Stop the presses. I have found the quietest place in San Diego County to go hiking. That’s right. There are many quiet places, but this place is the quietest. It is a place where silence is silent. It is a place where you can not only feel, but hear the sounds of grasshoppers bouncing off your shirt. It is a place where ground squirrels sound like lions crashing through the underbrush. It’s a place with a small babbling creek, a secret lake, and plants rustling in the afternoon breeze – but nothing else. It’s also a place that looks suspiciously like a “Happy Cow” commercial from the State of California. And, if you’re lucky, you too can visit it on a day when it is not that busy, because it is not that busy almost every day.
Directions: The Preserve is located one mile west of Santa Ysabel directly off of Highway 78 on the north side of the highway. If you are coming from the west on Highway 78, the Preserve is located thirteen miles east of Ramona. The entrance/parking area is clearly signed, and there is ample parking next to the trailhead, which leaves directly from the parking lot. The trail that leaves from the parking lot is the Lower Creek Trail, and it starts out level before gaining some elevation at around the half mile mark.
The trail then descends for a little over a mile down to Santa Ysabel Creek. During this time, there are excellent views of the surrounding terrain, as well as great views of the many Engleman’s Oaks that are in the Preserve, along with some California Oaks as well. At Santa Ysabel Creek, the Lower Creek Trail comes to an end after 1.8 miles. If you are a novice hiker, or just out for a walk, this is a great spot to turn around for an easy 3.6 mile roundtrip hike; although it is worth noting that there is a bit of elevation gain coming back up the trail from Santa Ysabel Creek (which may or may not be present, as it is a seasonal water source).
For a little extra effort, however, you can cross the Creek and you can continue on to either the Ridge Trail or the High Creek Trail for some more stunning views. From this point, it does not matter which trail you take, as they both connect via the Coast to Crest Trail or the Shortcut Trail in a small loop. From Santa Ysabel Creek, the loop is 2.1 miles total distance. When I did this hike yesterday, I headed up the Ridge Creek Trail initially, which had the advantage of providing me with all of the elevation gain for the hike during the first half of the loop, and which meant that I had great views of the surrounding area, and had great views of the secret lake/pond which exists slightly to the west of the intersection of the High Creek and Coast to Crest trails on my descent from the Ridge Trail. The total distance for hiking all of the trails in the Santa Ysabel Open Space Preserve (West) from the trailhead to the High Creek/Ridge Trail/Coast to Crest Trail loop is 5.7 miles roundtrip, and in my opinion, is a great hike to get away from everything.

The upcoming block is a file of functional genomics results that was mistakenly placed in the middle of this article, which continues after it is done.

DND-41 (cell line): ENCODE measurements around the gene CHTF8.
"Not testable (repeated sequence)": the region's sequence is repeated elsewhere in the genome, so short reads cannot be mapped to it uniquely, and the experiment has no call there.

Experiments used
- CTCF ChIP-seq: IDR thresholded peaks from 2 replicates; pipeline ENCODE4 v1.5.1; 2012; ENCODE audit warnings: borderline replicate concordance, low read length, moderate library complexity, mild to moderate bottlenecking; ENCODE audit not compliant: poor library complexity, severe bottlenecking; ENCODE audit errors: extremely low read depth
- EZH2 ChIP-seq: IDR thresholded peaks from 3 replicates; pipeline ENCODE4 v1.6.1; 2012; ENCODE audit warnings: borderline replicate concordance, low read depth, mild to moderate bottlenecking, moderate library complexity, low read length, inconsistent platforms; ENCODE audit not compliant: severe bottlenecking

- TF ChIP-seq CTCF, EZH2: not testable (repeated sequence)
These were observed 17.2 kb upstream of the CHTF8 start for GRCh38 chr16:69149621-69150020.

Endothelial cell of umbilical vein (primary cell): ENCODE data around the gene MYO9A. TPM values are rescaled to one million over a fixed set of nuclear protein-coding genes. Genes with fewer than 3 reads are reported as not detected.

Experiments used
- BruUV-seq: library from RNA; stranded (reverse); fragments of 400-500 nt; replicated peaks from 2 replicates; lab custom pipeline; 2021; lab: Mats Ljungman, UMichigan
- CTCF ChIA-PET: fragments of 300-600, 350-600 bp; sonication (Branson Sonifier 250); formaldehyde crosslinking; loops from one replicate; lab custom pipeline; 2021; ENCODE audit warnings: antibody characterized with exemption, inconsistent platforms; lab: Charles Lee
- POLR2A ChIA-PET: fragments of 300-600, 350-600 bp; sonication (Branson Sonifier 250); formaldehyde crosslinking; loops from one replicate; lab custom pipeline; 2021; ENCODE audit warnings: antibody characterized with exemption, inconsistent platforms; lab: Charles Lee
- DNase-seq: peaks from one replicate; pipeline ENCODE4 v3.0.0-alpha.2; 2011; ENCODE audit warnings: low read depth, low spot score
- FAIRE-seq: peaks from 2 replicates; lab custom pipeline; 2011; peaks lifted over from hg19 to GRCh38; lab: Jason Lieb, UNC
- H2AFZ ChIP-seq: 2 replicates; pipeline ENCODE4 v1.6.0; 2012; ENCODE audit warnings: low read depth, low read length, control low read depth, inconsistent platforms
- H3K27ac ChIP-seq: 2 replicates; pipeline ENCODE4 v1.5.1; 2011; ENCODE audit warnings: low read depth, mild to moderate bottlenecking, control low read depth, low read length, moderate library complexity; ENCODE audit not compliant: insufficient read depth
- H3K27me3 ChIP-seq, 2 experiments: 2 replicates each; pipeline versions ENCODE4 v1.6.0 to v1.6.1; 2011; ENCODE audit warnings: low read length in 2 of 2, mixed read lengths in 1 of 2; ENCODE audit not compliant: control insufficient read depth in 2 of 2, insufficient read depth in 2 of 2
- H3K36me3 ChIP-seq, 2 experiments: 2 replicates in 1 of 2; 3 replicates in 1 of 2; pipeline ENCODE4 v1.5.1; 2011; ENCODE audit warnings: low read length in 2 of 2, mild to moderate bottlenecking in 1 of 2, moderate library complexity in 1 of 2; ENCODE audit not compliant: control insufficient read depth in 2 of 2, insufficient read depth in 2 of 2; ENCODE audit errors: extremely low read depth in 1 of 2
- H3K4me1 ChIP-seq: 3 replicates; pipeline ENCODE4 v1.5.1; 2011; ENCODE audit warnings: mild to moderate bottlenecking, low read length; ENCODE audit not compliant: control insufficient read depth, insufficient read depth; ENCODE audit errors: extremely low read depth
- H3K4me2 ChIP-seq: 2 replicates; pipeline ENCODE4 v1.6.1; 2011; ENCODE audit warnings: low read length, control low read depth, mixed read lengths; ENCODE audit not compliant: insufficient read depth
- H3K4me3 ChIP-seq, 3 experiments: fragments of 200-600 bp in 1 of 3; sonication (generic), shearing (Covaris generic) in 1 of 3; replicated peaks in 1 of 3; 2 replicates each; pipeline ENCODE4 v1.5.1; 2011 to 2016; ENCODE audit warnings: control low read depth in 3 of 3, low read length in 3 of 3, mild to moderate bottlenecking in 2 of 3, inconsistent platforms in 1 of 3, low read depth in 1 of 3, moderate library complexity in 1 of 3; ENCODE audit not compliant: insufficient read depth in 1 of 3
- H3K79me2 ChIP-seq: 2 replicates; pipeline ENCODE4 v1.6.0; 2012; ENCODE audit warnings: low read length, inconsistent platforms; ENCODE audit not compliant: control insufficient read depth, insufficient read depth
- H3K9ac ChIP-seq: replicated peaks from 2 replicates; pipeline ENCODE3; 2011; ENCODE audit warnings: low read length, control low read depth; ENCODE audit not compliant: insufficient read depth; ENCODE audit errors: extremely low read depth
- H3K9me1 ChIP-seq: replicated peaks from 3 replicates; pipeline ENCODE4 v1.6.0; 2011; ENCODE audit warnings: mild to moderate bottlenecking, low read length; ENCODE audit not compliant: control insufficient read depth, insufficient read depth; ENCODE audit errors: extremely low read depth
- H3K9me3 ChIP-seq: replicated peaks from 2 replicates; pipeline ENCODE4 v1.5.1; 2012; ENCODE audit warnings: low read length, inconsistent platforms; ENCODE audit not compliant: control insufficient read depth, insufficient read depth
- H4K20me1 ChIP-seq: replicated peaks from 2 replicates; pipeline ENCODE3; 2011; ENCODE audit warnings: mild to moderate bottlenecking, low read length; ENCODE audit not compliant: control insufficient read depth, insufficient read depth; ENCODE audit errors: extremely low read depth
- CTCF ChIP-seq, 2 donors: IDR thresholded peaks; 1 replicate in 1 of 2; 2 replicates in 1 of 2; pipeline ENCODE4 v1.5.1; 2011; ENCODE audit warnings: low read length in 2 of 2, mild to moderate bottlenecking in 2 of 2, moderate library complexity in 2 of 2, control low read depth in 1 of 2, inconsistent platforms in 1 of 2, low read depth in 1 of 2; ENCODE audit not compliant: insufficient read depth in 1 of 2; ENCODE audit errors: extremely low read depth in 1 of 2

Tips: As I mentioned above, I did this hike yesterday morning. As I drove up to Santa Ysabel, I passed Iron Mountain and its parking lot at 11 a.m. (http://lastadventurer.com/last-adventurers-fieldnotes/2012/2/11/iron-mountain.html). At that point, the parking lot was full, and there were a ton of cars on the side of the road. Look, I get it: Iron Mountain is a challenge, and is a great hike in its own respect. If you’ve never done it, and you want the satisfaction of attaining the summit, or you’re training for something, then, by all means, hike Iron Mountain. But, if you’re looking for actual quality time with Mother Nature, then I humbly suggest this network of trails (or the Sycamore Canyon/Gooden Ranch area: http://lastadventurer.com/last-adventurers-fieldnotes/2011/11/30/goodan-ranchsycamore-canyon-preserve-cardiac-hill-to-ridge-t.html). When I arrived at Santa Ysabel (West), there were no cars in the parking lot, and I saw no one on the trail. Let me repeat that for a second: there was no one else there. Solitude doesn’t get much better than that!
Other things you should know: right now, its summertime, which means it’s warm. Be sure to bring plenty of water, as it can get warm, and the oaks don’t provide that much shade. Also, the trail from Santa Ysabel Creek to the Ridge Trail/High Creek Trail is somewhat steep, so be ready for a short but steep ascent. Do also note that the Preserve is home to cows. Do not chase the cows, they will chase you, and they can and will run much faster than you. My suggestion: if you leave the cows alone, they’ll leave you alone. It’s a happy arrangement for all parties. Other than that, the trails are well marked, and well maintained, and enjoy the silence and beauty of the region.
More Information: http://www.co.san-diego.ca.us/reusable_components/images/parks/doc/SantaYsabelWest_Trails.pdf, http://www.co.san-diego.ca.us/parks/openspace/Santa_Ysabel.html, http://www.100peaks.com/2011/01/16/santa-ysabel-open-space-preserve-west-no-peaks-but-a-beautiful-hike/, http://www.utsandiego.com/news/2010/apr/18/santa-ysabel-west-is-a-foothill-adventure/?page=1#article